A team of researchers from the Indiana University School of Medicine in Indianapolis will Tuesday begin the second phase of an experiment heading to space. The research project will study the effect of spaceflight on osteoblast cells, which are essential to bone development, as well as the effects of certain drugs on bone healing. Melissa Kacena, director of basic and translational research at the school, is leading the effort in collaboration with NASA and the U.S. Army.
The first phase of the project took place in 2017, when the team sent mice into space and tested them using bone-healing therapies in weightlessness. In an interview with Inside INdiana Business Reporter Mary-Rachel Redman, Kacena said the effort is able to continue due to the success of the first phase.
"Most of the time I would’ve said it’s a once-in-a-lifetime opportunity so clearly, for myself and one of my students, its a twice-in-a-lifetime opportunity," said Kacena. "I think that NASA and the peer review system have validated it and the Army came to us and approached us and so they thought that the work we do here in Indiana is really world renowned, that we’re doing some of the best bone healing work and that we’re the right people to tackle the problem and help them out."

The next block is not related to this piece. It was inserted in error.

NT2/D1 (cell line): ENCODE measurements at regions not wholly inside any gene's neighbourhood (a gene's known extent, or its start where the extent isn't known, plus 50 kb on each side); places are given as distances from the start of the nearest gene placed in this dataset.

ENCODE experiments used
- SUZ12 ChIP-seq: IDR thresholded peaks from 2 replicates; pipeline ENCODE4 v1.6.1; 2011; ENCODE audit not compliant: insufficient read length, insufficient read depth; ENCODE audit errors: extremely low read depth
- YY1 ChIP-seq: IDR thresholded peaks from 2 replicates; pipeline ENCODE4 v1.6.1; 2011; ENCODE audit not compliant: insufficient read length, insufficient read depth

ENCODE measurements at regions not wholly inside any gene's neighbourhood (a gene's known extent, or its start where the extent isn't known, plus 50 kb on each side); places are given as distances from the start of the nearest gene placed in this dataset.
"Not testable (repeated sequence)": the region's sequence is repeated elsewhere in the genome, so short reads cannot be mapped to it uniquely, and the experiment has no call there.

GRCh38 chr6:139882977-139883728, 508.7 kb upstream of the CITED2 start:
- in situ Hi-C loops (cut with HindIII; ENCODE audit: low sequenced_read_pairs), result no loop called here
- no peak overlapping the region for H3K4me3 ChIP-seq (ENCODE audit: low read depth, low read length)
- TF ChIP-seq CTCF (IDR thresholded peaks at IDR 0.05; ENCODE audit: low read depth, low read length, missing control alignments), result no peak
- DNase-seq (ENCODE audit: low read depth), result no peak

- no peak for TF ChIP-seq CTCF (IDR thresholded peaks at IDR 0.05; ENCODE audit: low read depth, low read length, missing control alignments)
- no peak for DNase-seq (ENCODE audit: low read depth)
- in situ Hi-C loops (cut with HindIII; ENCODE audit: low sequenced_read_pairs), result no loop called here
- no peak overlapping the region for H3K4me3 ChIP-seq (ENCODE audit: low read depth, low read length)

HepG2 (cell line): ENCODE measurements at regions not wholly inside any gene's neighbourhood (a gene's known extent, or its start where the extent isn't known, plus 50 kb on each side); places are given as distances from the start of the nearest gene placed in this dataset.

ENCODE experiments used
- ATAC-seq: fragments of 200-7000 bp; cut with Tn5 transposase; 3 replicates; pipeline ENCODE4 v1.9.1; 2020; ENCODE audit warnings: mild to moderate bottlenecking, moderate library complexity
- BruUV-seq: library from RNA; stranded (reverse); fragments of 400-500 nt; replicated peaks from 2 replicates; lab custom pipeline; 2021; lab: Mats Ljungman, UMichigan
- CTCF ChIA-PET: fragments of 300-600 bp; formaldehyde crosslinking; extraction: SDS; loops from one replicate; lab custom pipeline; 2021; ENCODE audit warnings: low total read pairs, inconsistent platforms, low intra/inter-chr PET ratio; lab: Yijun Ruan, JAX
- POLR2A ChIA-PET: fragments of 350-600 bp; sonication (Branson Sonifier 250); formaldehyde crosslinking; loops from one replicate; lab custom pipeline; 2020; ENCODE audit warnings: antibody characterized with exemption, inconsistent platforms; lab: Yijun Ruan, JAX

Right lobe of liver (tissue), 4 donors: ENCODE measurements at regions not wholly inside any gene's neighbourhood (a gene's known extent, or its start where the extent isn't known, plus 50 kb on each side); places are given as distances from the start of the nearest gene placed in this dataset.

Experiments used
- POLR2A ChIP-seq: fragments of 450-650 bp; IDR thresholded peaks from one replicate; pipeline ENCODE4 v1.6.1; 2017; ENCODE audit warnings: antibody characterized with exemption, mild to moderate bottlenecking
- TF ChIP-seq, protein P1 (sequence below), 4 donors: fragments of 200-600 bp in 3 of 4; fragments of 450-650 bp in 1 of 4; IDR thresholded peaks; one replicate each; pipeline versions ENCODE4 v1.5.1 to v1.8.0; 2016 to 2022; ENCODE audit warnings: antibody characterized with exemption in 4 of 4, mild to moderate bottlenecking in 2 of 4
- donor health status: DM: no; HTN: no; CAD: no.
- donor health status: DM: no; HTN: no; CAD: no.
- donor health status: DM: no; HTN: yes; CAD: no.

The cells are set to launch into space July 21, heading for the International Space Station. There, astronauts will culture the cells to help researchers see the effects of an FDA-approved bone-healing drug, as well as a new drug identified by Kacena. The university says sending the cells into space ensures the drugs can be tested without any of the natural healing that weight-bearing can have on broken bones and damaged cells.
"When we walk, we load our bones and this is really important in both keeping your bone mass and in the bone healing process. In spaceflight, you don’t have that and therefore, we can really assess how well a drug will work in humans here on Earth because we get rid of that."
In the first phase of the project, the drug was tested on mice that had undergone an orthopaedic surgery. IU says testing osteoblast cells will give researchers a better understanding on how the drug will work on humans. Kacena says, if the drugs work in space, then they’ll work anywhere.
You can read more about the first phase of the project from our Life Sciences INdiana e-newsletter by clicking here.
Kacena will monitor the experiment from the Kennedy Space Center and also ensure that ground control samples are treated as identically as possible to the spaceflight samples. When the cells return to Earth, they will be fully analyzed.
The team of researchers includes undergraduate students, medical students and post-doctoral researchers. Kacena says the ultimate goal is to gain FDA approval and begin treating patients with the bone-healing therapy, but those results could still be 15-20 years away.